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The last 7-0 Deacs: The story of the 1944 Wake Forest football team
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The last 7-0 Deacs: The story of the 1944 Wake Forest football team

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Peahead Walker, the eternal answer to trivia questions focused on Wake Forest football history, has reared his unforgettable head again.

The current Deacons team is off to a 7-0 start, a rarefied feat in Wake Forest gridiron history, achieved on just one other occasion – in 1944, when Walker was at the helm.

The last 7-0 Deacs

Wake Forest football coach Peahead Walker, right, with tailback Nick Sacrinty. Sacrinty, who played for the Chicago Bears and Coach George Halas for one season and who was inducted into the Wake Forest Sports Hall of Fame in 1982, was a Navy veteran and physician who died in 2008 at age 83.

One obvious, additional similarity between the two teams may add a depressing note to the high times for Deacon faithful. Wake’s 1944 streak ended at seven when Walker’s club was trounced 34-0 by a 2-4 Duke team … and, Dave Clawson’s 2021 squad plays the 3-4 Blue Devils on Saturday at Truist Field in Winston-Salem.

Déjà vu Deacon blues?

Time will tell. But perhaps a more significant and lasting parallel is that both teams were rooted in worldwide crisis.

The current Deacons are built around a veteran core that includes fifth-, sixth- and even seventh-year players whose eligibility was extended by special NCAA rules that said the COVID-19 year wouldn’t count against them. They are a team of their times.

Walker’s 1944 team was, too. It was a small-but-rugged band, bred in the chaos of World War II when all kinds of rules, regulations and norms went out the window. The wily coach took advantage, cobbling together a mix of players back from service, waiting to go into the service, and unfit for service. He even abetted the latter cause from time to time.

DEWEY HOBBS

Dewey Hobbs, a member of the 1944 team.

The late Dewey Hobbs, a bruising tackle for Walker’s war-time teams, made it to the Wake Forest campus outside of Raleigh only because of a heart defect that pumped his blood pressure far beyond Army safety norms. Because new soldiers were in demand, however, new tests were required every year. Hearing that Hobbs was due for his annual test, Walker stepped in to keep his squad intact. Serviceable football players were in demand, too.

“He (Walker) had this dollar bottle of pills,” Hobbs recalled in a 2009 interview. “He said, ‘Take one of these, Dewey, and then go see the doctor real quick. He’ll check your blood pressure, it’ll be high, and you’ll be fine. ... ’I did it. … I think my blood pressure was 235 over 140 or something. I know it was way up there. But I lived through it, and I was still in school.”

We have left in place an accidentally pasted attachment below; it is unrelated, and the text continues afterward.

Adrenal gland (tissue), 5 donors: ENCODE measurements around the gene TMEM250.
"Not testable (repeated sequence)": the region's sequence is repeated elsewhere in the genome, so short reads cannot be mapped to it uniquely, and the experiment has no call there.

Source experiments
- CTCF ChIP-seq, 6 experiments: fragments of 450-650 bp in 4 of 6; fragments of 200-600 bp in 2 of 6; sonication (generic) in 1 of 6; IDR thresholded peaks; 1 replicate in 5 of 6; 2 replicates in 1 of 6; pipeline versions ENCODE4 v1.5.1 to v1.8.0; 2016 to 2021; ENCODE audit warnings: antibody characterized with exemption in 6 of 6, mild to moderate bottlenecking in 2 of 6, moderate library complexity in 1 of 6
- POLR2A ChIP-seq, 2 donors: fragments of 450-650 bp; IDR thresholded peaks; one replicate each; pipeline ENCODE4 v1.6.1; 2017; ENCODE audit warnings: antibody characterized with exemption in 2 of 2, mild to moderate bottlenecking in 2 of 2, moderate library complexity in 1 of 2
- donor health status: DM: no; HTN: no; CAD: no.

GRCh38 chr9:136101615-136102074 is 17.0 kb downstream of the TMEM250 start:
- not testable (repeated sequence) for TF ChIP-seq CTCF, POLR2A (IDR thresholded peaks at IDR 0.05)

DEWEY HOBBS

Dewey Hobbs, who was 81 during this photo shoot in 2006, with his original leather playing helmet and a white football used during a night game against Georgetown in 1946.

War is hell and it’s no friend of extracurricular activities, either. With young men volunteering, and being drafted right and left, male enrollment shrank at colleges across the land. Hundreds of collegiate athletics teams were dropped. There were bigger battles to fight.

Walker was a strong advocate for the continuation of athletics – it was a national morale booster, he wrote in an article in Southern Coach & Athlete magazine — and pulled out all the stops to keep Wake’s football team going, even as other sports at the college went by the wayside and school enrollment dropped below 400. His 1943 squad made it through with just 28 players, and in the spring of 1944, he and assistant coach Murray Greason found themselves walking through dorms in late afternoons, looking for a few extra bodies to allow 11-on-11 scrimmages to proceed.

The last 7-0 Deacs

Walker, right, with assistant coach Murray Greason.

But suddenly the personnel tide began to turn. Tailback Nick Sacrinty, a budding star, had his service deferred (for good, as it would turn out). Walker scooped up Dave Harris and Pride Rateree from the folded program at Appalachian Teachers College. Hard-hitting fullback Rock Brinkley transferred in from Georgia, where he’d been a disgruntled tackle. Big George Owens came from the Army after being wounded, and linebacker Elmer Barbour was returned by Uncle Sam when it was determined his knee — injured playing football the previous year for Wake — was in too bad a shape for military service. It was fine for football, though.

Promising freshmen like Nick Ognovich and Tom Fetzer added to Walker’s optimism. Wake wouldn’t be very deep — some things never change — but the old coach could see the makings of a pretty good team. Now, who to put on the schedule?